“For Christ sakes Amy, I’m driving! What is that thing anyway?” I didn’t think it was too dangerous, we were alone on the highway heading home from a weekend at her parents. I liked David and Paula, they’d make okay in-laws someday but the weekend was dominated with baseball, health issues and food. Those two did their best to force as much food down our throats as possible.
“It’s just their way of trying to relate to you Steve. They don’t understand what you do for a living, Amy had said early this morning before the world awoke.
“I’m a day trader Amy, and I’m good at it. Paid for this BMW didn’t it?”
“Jesus Steve, no one cares. You’re a good provider and that’s all that matters to me. You could be waiting tables for all I care.” She was still fiddling with that stick.
“Is that what I think it is?” I glanced at Amy sitting next to me. The leather seat held her like a glove or how an 8 year old looks sitting in her grandfather’s arm chair. Any minute now she’d be swallowed up in the soft black leather – never to be seen again. She nodded. I let out a prolonged yoga breath, the kind that’s supposed to cleanse you of bad vapors.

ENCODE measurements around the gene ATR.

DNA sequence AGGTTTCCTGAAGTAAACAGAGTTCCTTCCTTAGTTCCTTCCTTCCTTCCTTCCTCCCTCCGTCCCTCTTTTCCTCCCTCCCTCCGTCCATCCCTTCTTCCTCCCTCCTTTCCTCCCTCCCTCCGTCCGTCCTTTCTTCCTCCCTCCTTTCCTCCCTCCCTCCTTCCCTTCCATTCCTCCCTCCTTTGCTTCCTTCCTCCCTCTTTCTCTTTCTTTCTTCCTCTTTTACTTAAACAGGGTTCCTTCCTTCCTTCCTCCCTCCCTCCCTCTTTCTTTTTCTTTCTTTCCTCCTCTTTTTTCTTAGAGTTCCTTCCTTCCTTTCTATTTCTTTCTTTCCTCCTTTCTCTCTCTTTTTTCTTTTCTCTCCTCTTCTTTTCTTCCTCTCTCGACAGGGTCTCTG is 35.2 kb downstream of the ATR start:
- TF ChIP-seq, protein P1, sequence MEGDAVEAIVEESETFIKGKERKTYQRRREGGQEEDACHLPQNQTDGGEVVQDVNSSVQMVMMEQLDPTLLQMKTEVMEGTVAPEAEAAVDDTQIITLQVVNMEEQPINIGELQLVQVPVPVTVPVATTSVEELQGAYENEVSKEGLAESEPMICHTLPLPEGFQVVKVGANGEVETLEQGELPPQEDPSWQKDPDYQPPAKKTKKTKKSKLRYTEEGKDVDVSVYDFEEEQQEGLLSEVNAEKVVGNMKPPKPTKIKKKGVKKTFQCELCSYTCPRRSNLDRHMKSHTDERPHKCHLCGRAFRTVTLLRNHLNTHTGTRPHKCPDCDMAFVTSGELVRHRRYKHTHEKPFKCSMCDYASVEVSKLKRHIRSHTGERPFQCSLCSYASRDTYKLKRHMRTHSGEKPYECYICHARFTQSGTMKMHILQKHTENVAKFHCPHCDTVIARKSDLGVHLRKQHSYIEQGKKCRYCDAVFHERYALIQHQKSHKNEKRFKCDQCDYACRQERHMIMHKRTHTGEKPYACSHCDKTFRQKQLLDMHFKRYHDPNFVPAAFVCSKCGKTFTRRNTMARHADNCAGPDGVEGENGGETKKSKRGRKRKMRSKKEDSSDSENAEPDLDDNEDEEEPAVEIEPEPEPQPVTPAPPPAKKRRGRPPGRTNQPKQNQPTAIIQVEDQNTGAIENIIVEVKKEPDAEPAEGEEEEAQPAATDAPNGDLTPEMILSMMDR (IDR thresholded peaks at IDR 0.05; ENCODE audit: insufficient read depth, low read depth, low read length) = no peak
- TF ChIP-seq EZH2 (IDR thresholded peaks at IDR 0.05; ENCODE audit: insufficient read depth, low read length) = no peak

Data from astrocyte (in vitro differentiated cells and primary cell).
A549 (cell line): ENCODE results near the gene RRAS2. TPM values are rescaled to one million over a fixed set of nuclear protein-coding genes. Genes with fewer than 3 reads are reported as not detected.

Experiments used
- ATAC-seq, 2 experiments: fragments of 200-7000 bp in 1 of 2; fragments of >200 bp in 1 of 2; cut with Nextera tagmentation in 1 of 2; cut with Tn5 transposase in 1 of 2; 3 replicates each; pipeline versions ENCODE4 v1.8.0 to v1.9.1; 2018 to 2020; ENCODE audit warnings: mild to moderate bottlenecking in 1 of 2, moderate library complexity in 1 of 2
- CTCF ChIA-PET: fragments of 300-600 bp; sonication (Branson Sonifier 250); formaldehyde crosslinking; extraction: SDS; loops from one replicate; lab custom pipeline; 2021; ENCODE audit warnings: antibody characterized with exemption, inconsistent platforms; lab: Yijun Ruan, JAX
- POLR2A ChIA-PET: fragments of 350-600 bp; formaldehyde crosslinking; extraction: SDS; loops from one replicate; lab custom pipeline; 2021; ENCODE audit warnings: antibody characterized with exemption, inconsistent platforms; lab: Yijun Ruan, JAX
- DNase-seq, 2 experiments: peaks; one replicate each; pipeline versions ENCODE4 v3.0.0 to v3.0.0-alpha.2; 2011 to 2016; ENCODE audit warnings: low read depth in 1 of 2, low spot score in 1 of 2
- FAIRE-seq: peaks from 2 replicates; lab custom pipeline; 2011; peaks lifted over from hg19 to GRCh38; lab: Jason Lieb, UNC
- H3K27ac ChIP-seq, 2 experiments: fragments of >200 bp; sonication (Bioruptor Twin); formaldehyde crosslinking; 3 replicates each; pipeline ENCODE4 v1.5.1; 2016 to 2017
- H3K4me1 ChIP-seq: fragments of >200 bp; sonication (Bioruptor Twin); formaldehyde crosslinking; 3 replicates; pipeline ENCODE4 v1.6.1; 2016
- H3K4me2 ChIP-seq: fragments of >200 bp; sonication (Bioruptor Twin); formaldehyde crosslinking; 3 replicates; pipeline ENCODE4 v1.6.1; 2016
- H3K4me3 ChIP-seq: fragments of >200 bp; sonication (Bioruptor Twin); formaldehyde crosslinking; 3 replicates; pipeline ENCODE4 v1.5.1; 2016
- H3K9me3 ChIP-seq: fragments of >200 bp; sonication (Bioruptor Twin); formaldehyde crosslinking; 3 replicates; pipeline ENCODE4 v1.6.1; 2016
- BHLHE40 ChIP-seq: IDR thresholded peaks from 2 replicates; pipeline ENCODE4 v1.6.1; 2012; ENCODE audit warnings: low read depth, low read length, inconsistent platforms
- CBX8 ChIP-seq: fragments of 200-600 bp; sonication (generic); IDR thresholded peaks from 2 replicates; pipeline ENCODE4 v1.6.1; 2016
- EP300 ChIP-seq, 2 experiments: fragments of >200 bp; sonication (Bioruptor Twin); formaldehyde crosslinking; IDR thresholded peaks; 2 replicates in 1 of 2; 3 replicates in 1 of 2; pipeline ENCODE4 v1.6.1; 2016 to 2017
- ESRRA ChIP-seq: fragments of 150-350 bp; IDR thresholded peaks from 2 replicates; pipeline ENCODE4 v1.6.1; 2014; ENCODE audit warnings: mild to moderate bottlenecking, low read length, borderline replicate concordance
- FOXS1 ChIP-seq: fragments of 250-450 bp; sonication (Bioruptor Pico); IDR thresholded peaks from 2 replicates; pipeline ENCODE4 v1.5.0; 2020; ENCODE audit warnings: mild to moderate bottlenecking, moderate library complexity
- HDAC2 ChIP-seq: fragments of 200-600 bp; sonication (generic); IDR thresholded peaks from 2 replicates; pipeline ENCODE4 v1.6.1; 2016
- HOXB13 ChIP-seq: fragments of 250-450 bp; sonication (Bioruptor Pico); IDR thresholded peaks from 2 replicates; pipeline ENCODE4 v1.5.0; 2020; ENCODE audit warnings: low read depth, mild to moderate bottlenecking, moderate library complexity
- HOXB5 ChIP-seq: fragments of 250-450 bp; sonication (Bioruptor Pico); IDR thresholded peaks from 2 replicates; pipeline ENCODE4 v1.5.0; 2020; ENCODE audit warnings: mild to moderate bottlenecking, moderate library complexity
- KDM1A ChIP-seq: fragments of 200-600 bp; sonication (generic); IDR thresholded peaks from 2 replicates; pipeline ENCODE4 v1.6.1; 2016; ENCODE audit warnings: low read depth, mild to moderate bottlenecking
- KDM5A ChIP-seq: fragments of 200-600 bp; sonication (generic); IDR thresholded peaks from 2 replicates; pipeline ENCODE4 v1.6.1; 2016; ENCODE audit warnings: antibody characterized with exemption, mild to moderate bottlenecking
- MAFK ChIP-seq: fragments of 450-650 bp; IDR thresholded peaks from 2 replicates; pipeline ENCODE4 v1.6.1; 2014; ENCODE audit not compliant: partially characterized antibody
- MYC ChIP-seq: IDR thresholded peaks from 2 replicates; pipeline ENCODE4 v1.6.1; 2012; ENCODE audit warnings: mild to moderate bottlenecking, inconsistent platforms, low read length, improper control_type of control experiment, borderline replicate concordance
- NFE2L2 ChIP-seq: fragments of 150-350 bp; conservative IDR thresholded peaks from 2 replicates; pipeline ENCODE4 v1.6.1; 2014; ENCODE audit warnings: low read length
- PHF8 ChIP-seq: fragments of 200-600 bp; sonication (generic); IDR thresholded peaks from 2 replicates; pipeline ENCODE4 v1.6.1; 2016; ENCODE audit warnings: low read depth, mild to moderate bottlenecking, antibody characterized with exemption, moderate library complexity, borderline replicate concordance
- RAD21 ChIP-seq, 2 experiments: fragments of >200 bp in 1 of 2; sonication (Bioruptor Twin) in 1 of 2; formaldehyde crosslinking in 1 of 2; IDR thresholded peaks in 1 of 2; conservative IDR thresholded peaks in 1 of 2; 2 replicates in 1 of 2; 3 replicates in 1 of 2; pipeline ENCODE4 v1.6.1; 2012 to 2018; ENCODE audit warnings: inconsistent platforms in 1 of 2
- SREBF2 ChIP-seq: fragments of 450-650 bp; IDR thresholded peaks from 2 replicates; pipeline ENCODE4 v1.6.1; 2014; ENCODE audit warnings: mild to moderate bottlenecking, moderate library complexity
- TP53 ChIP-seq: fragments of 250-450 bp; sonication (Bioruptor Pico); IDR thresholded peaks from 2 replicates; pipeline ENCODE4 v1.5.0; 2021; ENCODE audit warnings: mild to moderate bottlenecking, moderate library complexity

“You’re life isn’t topsy-turvy yet stud. I can’t make heads or tails of this damn thing. One stripe not pregnant, two stripes – Hello College fund. Only I can’t see any stripes at all. I can see where they’re supposed to be, but not those blinding blue “Your Life’s Gonna Change Forever Kind Of Stripes.”
“Maybe it means you’re not a woman Amy. All evidence to the contrary of course. Wouldn’t your college roommate be surprised she shared a dorm room with a…” I looked over and could tell this was no time for a joke. “Listen Honey, one stripe, two stripes, no stripes, it won’t change how I feel about you. I love you.”
“Even bloated whale pregnant?
“I loved Finding Nemo.”
“Stretch marked and flabby?”
“Have you seen my belly recently?”
“Or barren and all spinnsterly?”
“You mean a Cougar don’t you?”
“27 cats, and all of them named Fluffy?”
“You’re gonna clean the litter box, right?”
Amy lowered the window and tossed the white stick out into the gale force wind. She reached over and turned off the radio, and looked at me. I was one of those guys that never met an obstacle I couldn’t overcome, or run away from. She doubted he’d ever faced real adversity in his 31 years. She loved him, of that she did not doubt. He on the other hand, never took anything seriously enough to give a straight answer.
“Marry me Steve. Straight up. Yes or No. I’ll accept either answer.”
I turned and locked my gaze on hers, perhaps for the very first time.